Yes, I'll be working in there, too. I TOLD you these people were fools.

But come on in if you want to know what it sounds like when Rochester from the Jack Benny Show sings "Night and Day." I liken it to the sound of a rusty gate swinging while the wind whistles through the outhouse. Which is another kind of Indiana Experience altogether.

© 2010 Mike Redmond. All Rights Reserved.
Tue, March 23, 2010 | link 

Tuesday, March 16, 2010

Looks Like I Just Got Promoted To The Senior Class


I believe I just had my first Senior Moment.

Could have sworn I was still a junior.

It happened during a brief weekend jaunt down to Nashville - the one in Tennessee - for a brief spell of acting like I'm some kind of big shot.

The big shot thing I accomplished by taking lodgings in one of my favorite hotels on this planet, the 100-year-old Hermitage, a rather swanky joint across the street from the Tennessee state capitol. I love the place for its superior lodgings and the fact that once Gene Autry checked in and got a separate room for his horse, Champion. Really. They took out all the furniture, laid canvas over the floor and installed Champion with a room service lunch and a key to the honor bar.

The Hermitage is one of those places where, if you're me, you like to dress to match the atmosphere. I tend to choose old, fancy hotels whenever possible - you know, the kinds of places that look like sets from old Fred Astaire and Ginger Rogers movies. Gleaming marble floors, polished brass everywhere, a grand piano tinkling in the corner, members of the staff moving about with quiet efficiency - that's the atmosphere I seek. And when I'm it, I like to look the part - suit, tie, shined shoes. Showing off? Maybe. But I also think it's about respect for the building and its history.

Not that everyone shares this belief. It's always a little jarring to walk into that setting and see some guy who looks like Curly from the Three Stooges, only with a goatee and tattoos, standing at the urn loading up on free coffee.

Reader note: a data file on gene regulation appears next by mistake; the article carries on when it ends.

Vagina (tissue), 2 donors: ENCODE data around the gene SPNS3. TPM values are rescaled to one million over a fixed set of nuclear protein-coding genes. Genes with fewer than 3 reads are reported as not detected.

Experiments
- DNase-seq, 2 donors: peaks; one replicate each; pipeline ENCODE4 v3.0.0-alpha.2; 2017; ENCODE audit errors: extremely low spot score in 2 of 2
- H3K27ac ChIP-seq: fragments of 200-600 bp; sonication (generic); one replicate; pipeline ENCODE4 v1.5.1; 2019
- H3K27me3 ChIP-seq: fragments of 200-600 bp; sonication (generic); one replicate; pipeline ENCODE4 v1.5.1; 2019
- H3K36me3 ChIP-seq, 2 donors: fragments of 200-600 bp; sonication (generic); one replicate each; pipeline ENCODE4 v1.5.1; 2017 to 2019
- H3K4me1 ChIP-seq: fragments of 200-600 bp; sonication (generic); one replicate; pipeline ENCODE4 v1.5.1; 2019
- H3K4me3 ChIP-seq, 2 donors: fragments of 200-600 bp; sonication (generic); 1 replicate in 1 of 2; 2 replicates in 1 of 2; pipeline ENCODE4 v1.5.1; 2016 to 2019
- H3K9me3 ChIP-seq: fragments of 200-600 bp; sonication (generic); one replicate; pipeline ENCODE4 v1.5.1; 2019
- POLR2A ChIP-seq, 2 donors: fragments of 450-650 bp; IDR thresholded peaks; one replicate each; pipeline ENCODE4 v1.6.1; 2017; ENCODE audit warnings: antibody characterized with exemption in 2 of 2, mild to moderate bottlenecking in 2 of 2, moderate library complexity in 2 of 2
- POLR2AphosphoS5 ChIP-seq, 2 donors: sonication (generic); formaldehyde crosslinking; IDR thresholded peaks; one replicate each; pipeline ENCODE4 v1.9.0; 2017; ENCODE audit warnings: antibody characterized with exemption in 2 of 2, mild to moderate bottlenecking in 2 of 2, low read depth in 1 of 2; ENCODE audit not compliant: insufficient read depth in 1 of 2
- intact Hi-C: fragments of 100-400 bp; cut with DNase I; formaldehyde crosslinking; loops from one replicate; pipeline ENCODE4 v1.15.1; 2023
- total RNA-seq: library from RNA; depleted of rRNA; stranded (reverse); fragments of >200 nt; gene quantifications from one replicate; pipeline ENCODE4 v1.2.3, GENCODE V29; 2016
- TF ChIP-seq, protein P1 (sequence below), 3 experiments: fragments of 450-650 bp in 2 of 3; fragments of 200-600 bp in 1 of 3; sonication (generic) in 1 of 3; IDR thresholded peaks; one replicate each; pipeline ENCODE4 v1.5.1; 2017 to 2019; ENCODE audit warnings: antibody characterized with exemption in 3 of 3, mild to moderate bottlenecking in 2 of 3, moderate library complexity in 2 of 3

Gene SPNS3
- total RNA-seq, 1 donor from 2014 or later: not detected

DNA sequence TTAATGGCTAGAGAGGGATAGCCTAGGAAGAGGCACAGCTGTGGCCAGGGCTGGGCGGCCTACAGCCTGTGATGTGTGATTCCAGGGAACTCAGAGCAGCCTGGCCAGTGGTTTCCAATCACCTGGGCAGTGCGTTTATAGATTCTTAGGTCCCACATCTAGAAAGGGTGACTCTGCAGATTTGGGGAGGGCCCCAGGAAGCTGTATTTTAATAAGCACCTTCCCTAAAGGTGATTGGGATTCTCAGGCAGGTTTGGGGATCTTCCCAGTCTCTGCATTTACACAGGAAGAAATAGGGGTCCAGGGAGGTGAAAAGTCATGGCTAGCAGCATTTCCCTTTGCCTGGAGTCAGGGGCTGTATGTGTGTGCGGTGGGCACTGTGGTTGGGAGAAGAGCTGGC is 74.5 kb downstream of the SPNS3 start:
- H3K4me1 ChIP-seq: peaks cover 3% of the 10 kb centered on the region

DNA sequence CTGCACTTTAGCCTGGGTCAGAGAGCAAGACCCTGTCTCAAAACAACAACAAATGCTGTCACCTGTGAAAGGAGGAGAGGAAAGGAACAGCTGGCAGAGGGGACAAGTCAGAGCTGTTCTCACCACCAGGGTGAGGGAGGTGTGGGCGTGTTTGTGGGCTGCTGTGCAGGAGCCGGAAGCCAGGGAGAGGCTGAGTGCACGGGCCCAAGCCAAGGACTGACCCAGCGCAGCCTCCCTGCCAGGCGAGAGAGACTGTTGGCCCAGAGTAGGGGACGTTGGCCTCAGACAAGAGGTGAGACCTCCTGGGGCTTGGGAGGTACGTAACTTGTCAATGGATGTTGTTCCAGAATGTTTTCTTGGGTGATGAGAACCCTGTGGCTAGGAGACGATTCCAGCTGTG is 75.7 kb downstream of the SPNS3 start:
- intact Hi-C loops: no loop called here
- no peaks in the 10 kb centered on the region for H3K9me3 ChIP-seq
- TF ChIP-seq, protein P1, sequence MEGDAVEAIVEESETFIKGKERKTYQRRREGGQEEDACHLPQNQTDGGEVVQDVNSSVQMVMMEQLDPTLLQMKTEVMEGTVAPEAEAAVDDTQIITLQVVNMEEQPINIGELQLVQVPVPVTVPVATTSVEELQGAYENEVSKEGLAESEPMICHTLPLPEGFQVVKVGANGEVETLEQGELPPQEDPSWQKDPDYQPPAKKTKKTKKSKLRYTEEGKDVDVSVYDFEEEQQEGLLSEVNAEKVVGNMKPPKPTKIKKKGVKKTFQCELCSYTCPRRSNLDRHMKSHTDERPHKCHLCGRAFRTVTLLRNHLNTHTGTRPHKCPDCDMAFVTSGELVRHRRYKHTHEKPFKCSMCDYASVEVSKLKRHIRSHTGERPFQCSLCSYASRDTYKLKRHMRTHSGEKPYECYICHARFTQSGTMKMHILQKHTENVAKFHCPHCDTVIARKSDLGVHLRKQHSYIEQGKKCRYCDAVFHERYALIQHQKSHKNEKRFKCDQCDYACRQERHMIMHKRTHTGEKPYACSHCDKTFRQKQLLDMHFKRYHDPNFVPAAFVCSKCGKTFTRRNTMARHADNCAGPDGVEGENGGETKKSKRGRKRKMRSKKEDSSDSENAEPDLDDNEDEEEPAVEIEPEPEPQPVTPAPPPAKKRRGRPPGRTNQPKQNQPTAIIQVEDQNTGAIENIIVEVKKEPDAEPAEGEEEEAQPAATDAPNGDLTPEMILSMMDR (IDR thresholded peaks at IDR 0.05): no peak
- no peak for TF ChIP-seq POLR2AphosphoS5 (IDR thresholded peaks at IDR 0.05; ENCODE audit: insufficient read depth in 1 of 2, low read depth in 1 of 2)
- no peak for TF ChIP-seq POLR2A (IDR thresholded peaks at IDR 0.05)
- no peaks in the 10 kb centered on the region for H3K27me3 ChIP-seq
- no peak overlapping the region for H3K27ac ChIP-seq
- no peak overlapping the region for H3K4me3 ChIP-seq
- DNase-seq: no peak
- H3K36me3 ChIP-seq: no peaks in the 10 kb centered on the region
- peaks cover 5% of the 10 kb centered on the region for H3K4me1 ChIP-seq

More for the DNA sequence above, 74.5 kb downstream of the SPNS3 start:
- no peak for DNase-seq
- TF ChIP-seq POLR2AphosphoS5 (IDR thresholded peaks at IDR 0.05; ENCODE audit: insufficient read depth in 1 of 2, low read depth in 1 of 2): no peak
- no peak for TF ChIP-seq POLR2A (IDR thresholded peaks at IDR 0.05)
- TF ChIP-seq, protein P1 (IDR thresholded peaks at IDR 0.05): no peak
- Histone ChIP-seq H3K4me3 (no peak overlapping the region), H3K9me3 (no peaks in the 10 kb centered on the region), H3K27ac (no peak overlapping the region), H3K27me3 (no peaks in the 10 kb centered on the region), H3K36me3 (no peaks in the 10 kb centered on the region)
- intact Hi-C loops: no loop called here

Now, I didn't wear a suit to travel, although I sometimes do. I find if you dress nicely you get treated a little nicer than if you show up for your flight in, say, cargo shorts, flip-flops and a tie-dyed Grateful Dead tank top. (Are you listening, Mom?)

That meant I had to dress for dinner, and this is where we find my Senior Moment. I stepped out of my luxurious bathroom and began laying out my clothes - neatly pressed suit, starched shirt, tie, socks ... and oops.

I know what you're thinking. I forgot the shoes, right?


I had shoes, all right, a left one and a right one. It's just that the left one was brown, and the right one was black.

Senior Moment. Big one.

This is what happens when you keep your shoes in bags and just reach into the closet to grab a pair instead of actually checking to see you're getting what you want.

This, of course, presented a calamity. The only other shoes I had were tennis shoes. I called the concierge and he helpfully told me that all the stores near the hotel were closed, but that I could drive out to a mall. I started to tell him that was HIS job - hasn't he seen any movies about swanky hotels? -- but instead, I made the trip and brought a pair of shoes for about $100 more than I had budgeted for "emergency expenses."

Which leaves me with a lesson I'd like to pass along to everyone. Save your money. Save as much as you can for your old age. Start now, when you're still a freshman or sophomore.

Those senior moments are expensive.

© 2010 Mike Redmond. All Rights Reserved.
Tue, March 16, 2010 | link 

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By the way -- everything on this site is Copyright 2009 by Mike Redmond. If you copy it without my permission, I will hunt you down with either my dog or my lawyer. I'll probably go with the dog. She's smarter.